After Tiger

Now that I’ve had some time to take the new Mac OS X 10.4 ‘Tiger’ through it’s paces, I’ve found a few observations worth noting:

  1. Using the XHTML label tag doesn’t seem to broaden the clickable area of a form element. This was probably true before, but with Tiger’s accompanying Safari Version 2.0 upgrade, I’m using this browser more againhence the issue is noted. I’ve had Firefox as the default for at least the past six months with hardly a look at Safari, but many of the upgrades to this browser are interesting and I like to look at text-shadow now and then. Most browsers see the label area and make it’s box a clickable surface for whatever label element it is for. Not Safari, which is too bad. It’s a nice accessibility enhancement. Given all the other accessibility upgrades such as VoiceOver, this seems like an oversight.
  2. I love being able to use Command+Control+D in Cocoa apps to bring up an Oxford Dictionary definition of the selected word. Very convenient.
  3. The standalone Zhuyin Fuhao input method seems to no longer be present in the Traditional Chinese input method selections. Hanin has it though. Yingwen had a moment trying to figure out what happened, and once I showed her Hanin then there was another confusion the Candidate Window, which always just appeared automatically, and still appears automatically with Pinyin input, only appears in Hanin’s Zhuyin mode if you press the space bar. I thought there would be a preference to keep it active, but no. This doesn’t seem right to me, and Yingwen would certainly prefer if the Candidate Window was visible automatically, without the extra keystroke.
  4. From a user experience, Dashboard is way cool. It’s addicting to have all that info just an F12 away. When my parents-in-law were flying in from Taiwan last weekend, I was using it to check their flight arrival status. F12 there it is. I currently use the weather, calendar, clock, sticky note, translate, php reference, calculator, address book, and iTunes widgets. But with all that coolness and convenience comes this: The freakin’ applets install automatically from Safari. It is a big giant gaping security corn-hole. Apple is going to have fun trying to figure out how to plug that. While Apple has had an extraordinary track record when it comes to security, features like thisplus the gaining popularity of the platformwill make it a more attractive target for hackers and virus authors in the future.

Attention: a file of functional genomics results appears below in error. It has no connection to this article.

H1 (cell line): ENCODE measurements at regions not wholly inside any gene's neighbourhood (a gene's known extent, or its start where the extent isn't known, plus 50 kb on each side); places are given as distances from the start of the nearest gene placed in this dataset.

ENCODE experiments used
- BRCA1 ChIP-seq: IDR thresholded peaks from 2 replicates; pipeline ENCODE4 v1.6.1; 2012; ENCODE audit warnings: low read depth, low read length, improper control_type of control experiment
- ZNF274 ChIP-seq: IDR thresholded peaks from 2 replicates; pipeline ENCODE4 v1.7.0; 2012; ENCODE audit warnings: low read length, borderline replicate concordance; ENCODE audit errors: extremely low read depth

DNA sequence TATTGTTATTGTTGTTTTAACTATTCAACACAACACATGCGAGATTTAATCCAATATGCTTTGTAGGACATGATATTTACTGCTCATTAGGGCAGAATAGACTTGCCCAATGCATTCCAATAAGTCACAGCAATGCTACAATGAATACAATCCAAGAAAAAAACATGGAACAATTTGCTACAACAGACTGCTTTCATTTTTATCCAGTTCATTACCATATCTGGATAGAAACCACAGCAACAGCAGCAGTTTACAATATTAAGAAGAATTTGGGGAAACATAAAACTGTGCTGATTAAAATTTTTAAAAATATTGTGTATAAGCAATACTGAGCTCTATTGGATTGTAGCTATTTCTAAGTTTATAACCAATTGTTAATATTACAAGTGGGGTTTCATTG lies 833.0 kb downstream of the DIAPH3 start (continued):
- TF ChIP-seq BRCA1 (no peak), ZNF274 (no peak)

5. After the upgrade, my AirPort reception on my PowerBook 1 GHz 12″ seems to be about 60% of what it used to be. I’ve got adequate coverage in the house for WiFi, but it doesn’t seem to be as strong as with 10.3.9, and I get dropped from the network more often than before. Yingwen’s iBook is the same as before thoughshe’s having no problems whatsoeverso maybe it’s just me.
  6. Yingwen’s iBook (1.07 GHz G4, 12″) is remarkably more responsive under Tiger.
  7. The printer driver for my old Epson 740 now prints the pages in reverse order, which saves me the trouble of having to re-order multi-page documents since the printer prints face-up. Nice touch.

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